In January 1995, 16-year-old Stacey Hoehmann told a high school friend that her father, Joseph Hoehmann, had sexually molested her in their home in Nyack, New York. The friend told a priest who told a guidance counselor who then notified child protection officials and police.
When police came to question her about her statement to her friend, Stacey told them about three incidents.
Stacey said that in 1992, when she was 14, her father showed her a pornographic video, asked her to put on her mother’s robe and attempted to have sex with her. They were interrupted, she said, when her mother knocked on the door. In July 1994, she said Hoehmann molested her the night before a party for a priest who was a friend of the family. The third time occurred after Christmas in 1994, she said.
Hoehmann was charged with third-degree sexual abuse and endangering the welfare of a child—both misdemeanors. He was ordered to leave the home and not have contact with Stacey or her five younger siblings.
While he was awaiting trial, a fire broke out in the family home. Hoehmann’s wife called for help and called Hoehmann, who rushed to the home and tried to rescue the couple’s 15-month-old daughter, Allysia, but he could not find her and she perished.
In October 1996, Hoehmann went on trial before Clarkstown Justice Court Judge Victor Alfieri, who heard the case without a jury. Stacey testified to the three incidents that she had described for authorities.
Relatives of the family testified that some of Stacey’s details were incorrect. They testified that the video recorder that she said her father used to show her a pornographic film was in the living room, not her parents’ bedroom. They said that she was cheerful at the party for the priest and even jumped playfully on her father’s back in the swimming pool.
Judge Alfieri convicted Hoehmann of third-degree sexual abuse and endangering the welfare of a child. At the sentencing hearing, Stacey testified.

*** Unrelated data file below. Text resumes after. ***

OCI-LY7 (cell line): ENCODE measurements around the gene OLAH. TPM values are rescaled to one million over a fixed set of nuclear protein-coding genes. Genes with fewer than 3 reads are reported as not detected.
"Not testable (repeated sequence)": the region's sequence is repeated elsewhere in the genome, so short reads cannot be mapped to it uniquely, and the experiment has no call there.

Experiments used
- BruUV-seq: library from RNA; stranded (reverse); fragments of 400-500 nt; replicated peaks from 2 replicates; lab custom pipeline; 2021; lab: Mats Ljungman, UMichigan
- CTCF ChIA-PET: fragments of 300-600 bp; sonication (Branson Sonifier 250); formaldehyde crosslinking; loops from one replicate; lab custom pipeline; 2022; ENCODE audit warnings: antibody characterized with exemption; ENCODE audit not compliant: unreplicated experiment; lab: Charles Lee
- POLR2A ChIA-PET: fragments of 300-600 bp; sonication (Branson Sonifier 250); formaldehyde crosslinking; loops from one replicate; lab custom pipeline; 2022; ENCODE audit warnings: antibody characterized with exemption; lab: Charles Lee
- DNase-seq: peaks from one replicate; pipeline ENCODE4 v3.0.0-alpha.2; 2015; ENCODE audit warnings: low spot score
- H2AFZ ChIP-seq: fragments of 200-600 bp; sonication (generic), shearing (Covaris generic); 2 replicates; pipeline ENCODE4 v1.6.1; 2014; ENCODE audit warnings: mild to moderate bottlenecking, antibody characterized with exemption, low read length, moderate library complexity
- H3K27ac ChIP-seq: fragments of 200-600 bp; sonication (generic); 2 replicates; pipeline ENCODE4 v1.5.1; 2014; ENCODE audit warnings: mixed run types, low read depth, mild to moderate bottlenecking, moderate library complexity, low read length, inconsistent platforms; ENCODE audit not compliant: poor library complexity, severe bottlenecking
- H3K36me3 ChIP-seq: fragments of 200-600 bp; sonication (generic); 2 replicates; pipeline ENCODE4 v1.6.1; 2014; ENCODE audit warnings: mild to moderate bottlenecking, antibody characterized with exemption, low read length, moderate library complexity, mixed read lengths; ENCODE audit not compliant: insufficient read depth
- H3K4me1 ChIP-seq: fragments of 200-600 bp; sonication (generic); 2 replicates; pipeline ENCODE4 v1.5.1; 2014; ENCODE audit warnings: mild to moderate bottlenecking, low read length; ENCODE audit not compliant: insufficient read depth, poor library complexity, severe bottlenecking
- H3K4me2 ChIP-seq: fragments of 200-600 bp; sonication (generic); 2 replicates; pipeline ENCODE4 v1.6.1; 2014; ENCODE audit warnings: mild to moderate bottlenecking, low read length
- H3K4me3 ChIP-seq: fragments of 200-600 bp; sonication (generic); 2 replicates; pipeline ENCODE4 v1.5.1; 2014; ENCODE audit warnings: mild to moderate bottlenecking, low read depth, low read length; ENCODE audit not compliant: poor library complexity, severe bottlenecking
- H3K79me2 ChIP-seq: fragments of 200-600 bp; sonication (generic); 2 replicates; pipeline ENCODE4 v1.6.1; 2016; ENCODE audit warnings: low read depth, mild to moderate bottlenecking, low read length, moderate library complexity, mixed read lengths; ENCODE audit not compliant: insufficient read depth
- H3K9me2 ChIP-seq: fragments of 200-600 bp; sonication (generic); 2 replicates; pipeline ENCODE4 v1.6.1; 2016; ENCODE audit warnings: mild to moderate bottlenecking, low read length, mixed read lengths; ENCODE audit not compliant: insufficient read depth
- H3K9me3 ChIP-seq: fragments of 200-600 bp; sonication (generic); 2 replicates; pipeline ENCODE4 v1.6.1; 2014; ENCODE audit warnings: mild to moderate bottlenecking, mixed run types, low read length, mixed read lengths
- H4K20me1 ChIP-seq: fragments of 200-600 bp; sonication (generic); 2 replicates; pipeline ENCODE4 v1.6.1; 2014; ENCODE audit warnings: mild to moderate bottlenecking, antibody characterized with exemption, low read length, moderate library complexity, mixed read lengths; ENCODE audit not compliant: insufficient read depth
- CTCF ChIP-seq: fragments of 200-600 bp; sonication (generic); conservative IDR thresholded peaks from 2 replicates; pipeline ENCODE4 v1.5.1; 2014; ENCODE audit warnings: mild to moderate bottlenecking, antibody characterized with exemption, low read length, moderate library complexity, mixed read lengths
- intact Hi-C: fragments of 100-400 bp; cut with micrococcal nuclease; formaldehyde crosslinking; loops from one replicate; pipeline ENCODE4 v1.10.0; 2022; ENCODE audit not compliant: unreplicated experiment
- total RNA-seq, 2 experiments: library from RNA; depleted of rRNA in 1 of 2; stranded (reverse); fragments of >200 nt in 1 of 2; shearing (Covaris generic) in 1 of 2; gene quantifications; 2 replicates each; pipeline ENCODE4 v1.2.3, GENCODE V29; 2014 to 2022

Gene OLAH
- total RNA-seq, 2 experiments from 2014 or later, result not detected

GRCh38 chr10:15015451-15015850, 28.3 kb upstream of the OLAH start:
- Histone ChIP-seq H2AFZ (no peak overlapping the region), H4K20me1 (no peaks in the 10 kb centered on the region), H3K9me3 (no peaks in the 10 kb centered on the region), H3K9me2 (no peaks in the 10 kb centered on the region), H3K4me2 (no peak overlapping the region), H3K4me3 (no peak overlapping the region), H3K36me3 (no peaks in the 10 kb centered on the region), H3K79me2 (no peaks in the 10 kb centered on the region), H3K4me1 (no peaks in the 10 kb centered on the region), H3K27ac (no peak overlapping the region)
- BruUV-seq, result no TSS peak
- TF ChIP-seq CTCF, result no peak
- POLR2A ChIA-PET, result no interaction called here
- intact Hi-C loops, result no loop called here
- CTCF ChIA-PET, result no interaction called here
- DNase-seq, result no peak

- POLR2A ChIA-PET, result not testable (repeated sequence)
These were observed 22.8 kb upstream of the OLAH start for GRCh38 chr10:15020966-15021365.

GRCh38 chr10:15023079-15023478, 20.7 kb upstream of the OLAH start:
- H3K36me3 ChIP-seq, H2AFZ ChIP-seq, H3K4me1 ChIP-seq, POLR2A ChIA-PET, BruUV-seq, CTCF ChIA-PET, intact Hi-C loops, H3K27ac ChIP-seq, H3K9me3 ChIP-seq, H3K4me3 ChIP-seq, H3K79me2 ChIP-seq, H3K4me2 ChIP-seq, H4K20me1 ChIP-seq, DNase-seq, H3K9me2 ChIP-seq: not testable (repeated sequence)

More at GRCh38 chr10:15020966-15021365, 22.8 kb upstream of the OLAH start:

“Maybe nobody else saw what he did, but God did and He’s not going to forget,” she testified. “So if you think it’s over today, it’s not, because your day is still coming. You’re burning in hell for what you did.”
Alfieri sentenced Hoehmann to one year in jail, but allowed him to remain free on bail while the case was appealed.
In March 1998, Stacey wrote a letter to Judge Alfieri saying that her testimony was a lie. She said that none of the incidents occurred and that she had told her friend that her father molested her because she was angry at her father’s strict discipline. The defense then filed a motion to set aside the conviction based on Stacey’s recantation.
At a hearing in June 1998, Stacey said that her father kept her from seeing friends or restricted television time for doing such things as cutting classes. She was angry because she frequently had to stay home to babysit her five younger siblings.
She said she became angrier in 1994 when she was forced to transfer from Nyack High School to an all-girls’ Roman Catholic school, Academy of the Holy Angels, in Demarest, New Jersey. After she punched one of her brothers and bloodied his nose, her father ordered her to find another place to live. Within days, she told her friend that her father had sexually abused her.
Stacey said that the lie snowballed out of control and she began to embellish her story with details to make it seem more credible. She said she was angry at her father because she believed if he had been at home when the fire broke out, her sister would not have died.
As her father’s appeal neared a decision, Stacey feared that he would lose the appeal and he would go to jail, so she decided to recant.
On September 25, 1998, Judge Alfieri granted the motion to vacate Hoehmann’s conviction. The judge ruled that the recantation was credible. The prosecution then dismissed the charges.
– Maurice Possley